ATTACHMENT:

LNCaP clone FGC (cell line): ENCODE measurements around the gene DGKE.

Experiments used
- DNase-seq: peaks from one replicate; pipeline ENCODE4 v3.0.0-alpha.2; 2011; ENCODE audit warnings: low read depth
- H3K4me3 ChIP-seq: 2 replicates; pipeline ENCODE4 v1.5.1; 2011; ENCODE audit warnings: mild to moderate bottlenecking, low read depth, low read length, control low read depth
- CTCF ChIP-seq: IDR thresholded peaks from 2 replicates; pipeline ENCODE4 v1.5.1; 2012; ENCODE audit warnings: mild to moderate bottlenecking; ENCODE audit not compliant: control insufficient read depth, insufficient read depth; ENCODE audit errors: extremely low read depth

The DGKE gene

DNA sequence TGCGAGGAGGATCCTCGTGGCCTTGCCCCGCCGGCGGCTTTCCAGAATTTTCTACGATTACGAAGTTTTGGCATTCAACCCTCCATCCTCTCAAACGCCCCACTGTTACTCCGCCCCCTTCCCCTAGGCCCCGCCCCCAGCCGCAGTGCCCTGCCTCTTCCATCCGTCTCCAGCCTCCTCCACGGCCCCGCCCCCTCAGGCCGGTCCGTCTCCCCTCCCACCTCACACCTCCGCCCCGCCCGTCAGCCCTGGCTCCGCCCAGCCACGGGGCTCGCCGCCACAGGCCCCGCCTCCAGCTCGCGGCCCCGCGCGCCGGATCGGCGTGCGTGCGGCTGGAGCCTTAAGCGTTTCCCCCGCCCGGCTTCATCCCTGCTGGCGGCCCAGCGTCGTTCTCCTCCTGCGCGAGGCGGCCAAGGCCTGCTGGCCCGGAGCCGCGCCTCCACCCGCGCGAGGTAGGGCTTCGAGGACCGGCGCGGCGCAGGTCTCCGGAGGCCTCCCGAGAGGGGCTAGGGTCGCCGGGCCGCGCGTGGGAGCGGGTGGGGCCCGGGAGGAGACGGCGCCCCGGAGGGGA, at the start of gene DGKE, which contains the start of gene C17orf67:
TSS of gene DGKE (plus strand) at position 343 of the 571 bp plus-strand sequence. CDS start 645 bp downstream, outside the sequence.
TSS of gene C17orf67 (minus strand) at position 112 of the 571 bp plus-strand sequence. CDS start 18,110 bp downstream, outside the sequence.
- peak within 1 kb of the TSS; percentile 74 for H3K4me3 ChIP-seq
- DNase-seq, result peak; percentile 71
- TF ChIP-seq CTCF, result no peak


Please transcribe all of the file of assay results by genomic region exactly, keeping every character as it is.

LNCaP clone FGC (cell line): ENCODE measurements around the gene DGKE.

Experiments used
- DNase-seq: peaks from one replicate; pipeline ENCODE4 v3.0.0-alpha.2; 2011; ENCODE audit warnings: low read depth
- H3K4me3 ChIP-seq: 2 replicates; pipeline ENCODE4 v1.5.1; 2011; ENCODE audit warnings: mild to moderate bottlenecking, low read depth, low read length, control low read depth
- CTCF ChIP-seq: IDR thresholded peaks from 2 replicates; pipeline ENCODE4 v1.5.1; 2012; ENCODE audit warnings: mild to moderate bottlenecking; ENCODE audit not compliant: control insufficient read depth, insufficient read depth; ENCODE audit errors: extremely low read depth

The DGKE gene

DNA sequence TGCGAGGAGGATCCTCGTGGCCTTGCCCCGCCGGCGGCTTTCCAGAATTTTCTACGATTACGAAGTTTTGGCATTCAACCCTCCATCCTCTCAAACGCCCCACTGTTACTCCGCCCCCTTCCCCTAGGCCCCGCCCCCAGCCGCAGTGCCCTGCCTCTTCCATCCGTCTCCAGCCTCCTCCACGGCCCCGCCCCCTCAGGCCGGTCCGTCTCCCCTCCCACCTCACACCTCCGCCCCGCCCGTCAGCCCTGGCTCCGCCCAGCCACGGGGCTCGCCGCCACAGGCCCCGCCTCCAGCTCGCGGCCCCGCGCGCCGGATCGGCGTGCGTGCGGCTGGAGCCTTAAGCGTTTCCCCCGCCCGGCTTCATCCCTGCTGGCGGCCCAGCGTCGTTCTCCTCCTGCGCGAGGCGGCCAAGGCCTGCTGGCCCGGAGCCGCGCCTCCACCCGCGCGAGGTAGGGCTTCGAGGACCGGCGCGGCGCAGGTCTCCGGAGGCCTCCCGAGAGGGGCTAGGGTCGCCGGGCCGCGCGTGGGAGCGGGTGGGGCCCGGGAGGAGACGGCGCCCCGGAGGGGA, at the start of gene DGKE, which contains the start of gene C17orf67:
TSS of gene DGKE (plus strand) at position 343 of the 571 bp plus-strand sequence. CDS start 645 bp downstream, outside the sequence.
TSS of gene C17orf67 (minus strand) at position 112 of the 571 bp plus-strand sequence. CDS start 18,110 bp downstream, outside the sequence.
- peak within 1 kb of the TSS; percentile 74 for H3K4me3 ChIP-seq
- DNase-seq, result peak; percentile 71
- TF ChIP-seq CTCF, result no peak